If you believe you do not owe the money, contact the creditor in writing and send a copy to the collection agency informing them with a letter not to contact you.A debt collector may not: Report any problems you have with a debt collection company to your State Attorney General's Office, the Federal Trade Commission (FTC), and the Consumer Financial Protection Bureau (CFPB).To find out if you qualify, contact your local Armed Forces Legal Assistance office.
You can find free or low-cost credit counseling options at: The Servicemembers Civil Relief Act (SCRA) assists active-duty military with financial burdens.
Under this act, you may qualify for a reduced interest rate on mortgages and credit card debts. It can also delay civil court including bankruptcy, foreclosure, or divorce proceedings.
Before you consolidate, talk to a qualified credit counselor.
You may be able to lower your cost of credit by consolidating your debt through a home equity loan or home equity line of credit.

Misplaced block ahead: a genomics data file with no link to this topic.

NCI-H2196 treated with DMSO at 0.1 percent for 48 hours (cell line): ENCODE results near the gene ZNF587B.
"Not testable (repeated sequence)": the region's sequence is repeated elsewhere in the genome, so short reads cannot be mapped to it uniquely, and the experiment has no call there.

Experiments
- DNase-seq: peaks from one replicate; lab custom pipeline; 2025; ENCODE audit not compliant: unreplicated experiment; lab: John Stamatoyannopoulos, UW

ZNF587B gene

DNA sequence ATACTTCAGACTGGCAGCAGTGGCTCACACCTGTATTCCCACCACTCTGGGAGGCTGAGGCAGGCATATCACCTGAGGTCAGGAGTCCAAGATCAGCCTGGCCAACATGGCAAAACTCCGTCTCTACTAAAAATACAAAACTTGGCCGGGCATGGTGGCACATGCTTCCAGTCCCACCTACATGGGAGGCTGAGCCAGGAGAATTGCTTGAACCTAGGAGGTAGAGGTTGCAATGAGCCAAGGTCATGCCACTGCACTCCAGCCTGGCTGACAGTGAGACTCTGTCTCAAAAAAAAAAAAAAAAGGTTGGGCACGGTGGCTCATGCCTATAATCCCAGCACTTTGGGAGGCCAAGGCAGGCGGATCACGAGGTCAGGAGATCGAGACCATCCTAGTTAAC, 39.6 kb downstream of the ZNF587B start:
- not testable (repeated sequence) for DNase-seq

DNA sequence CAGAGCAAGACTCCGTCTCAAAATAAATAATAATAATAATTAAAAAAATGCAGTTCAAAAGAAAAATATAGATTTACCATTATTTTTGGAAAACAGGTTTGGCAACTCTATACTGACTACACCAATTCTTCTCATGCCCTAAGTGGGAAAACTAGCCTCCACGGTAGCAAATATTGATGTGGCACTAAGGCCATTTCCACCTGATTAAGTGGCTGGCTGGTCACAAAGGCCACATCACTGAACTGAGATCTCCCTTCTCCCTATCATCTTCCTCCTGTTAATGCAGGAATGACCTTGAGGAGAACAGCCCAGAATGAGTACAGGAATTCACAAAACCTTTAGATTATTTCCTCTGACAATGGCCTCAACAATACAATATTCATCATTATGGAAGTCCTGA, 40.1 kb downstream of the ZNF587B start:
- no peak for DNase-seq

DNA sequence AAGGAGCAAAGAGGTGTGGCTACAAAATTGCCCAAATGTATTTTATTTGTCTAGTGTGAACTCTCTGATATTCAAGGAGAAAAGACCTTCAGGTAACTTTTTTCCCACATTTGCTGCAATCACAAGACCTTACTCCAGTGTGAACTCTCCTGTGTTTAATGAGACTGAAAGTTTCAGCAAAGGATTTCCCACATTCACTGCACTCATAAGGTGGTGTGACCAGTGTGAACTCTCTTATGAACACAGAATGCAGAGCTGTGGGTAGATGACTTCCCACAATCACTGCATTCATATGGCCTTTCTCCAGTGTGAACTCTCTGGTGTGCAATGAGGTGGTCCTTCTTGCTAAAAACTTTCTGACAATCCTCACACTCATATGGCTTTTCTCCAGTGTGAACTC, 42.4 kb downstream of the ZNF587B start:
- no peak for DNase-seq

These debts can include credit card bills or loan payments.
If you have multiple credit card accounts or loans, debt consolidation can help simplify or lower your payments.This includes money owed on personal credit card accounts, auto loans, medical bills, and mortgages.The FDCPA does not cover debts incurred in running a business.It's important to keep in mind that these are secured loans that require you to put up your home as collateral.If you’re unable to make payments on time, you could lose your home.The Fair Debt Collection Practices Act (FDCPA) prohibits debt collectors from using abusive, unfair, or deceptive practices to collect from you.